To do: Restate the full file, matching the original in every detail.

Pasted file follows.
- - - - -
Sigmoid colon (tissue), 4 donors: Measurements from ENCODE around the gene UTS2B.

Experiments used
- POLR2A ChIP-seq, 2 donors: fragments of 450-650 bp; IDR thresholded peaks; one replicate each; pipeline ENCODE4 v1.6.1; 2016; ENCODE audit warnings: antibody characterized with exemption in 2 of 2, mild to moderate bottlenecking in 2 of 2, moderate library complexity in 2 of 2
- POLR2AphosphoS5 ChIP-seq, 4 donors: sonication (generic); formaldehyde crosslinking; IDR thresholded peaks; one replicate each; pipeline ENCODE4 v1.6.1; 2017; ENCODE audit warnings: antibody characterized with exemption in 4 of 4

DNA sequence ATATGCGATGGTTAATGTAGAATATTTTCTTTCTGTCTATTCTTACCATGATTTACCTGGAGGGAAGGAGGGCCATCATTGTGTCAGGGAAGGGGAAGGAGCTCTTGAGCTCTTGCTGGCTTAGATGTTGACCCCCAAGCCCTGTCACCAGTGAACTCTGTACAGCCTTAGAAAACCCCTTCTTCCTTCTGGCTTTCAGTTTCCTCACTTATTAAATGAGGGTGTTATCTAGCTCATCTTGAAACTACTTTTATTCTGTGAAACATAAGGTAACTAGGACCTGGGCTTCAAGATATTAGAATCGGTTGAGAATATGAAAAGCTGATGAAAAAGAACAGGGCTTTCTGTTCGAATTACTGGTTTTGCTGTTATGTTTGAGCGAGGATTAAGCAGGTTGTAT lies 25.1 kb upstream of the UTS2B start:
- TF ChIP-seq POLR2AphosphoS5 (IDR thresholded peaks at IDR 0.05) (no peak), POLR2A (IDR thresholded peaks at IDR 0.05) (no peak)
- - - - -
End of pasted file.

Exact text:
Sigmoid colon (tissue), 4 donors: Measurements from ENCODE around the gene UTS2B.

Experiments used
- POLR2A ChIP-seq, 2 donors: fragments of 450-650 bp; IDR thresholded peaks; one replicate each; pipeline ENCODE4 v1.6.1; 2016; ENCODE audit warnings: antibody characterized with exemption in 2 of 2, mild to moderate bottlenecking in 2 of 2, moderate library complexity in 2 of 2
- POLR2AphosphoS5 ChIP-seq, 4 donors: sonication (generic); formaldehyde crosslinking; IDR thresholded peaks; one replicate each; pipeline ENCODE4 v1.6.1; 2017; ENCODE audit warnings: antibody characterized with exemption in 4 of 4

DNA sequence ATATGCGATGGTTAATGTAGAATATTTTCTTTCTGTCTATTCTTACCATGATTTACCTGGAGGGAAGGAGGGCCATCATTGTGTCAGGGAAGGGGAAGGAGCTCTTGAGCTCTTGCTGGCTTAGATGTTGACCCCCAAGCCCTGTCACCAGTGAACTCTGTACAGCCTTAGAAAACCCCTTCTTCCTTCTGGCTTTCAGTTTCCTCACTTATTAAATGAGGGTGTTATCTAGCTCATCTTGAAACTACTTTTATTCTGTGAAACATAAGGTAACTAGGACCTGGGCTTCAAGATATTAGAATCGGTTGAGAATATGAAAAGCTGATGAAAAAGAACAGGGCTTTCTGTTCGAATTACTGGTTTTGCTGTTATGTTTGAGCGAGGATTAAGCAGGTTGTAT lies 25.1 kb upstream of the UTS2B start:
- TF ChIP-seq POLR2AphosphoS5 (IDR thresholded peaks at IDR 0.05) (no peak), POLR2A (IDR thresholded peaks at IDR 0.05) (no peak)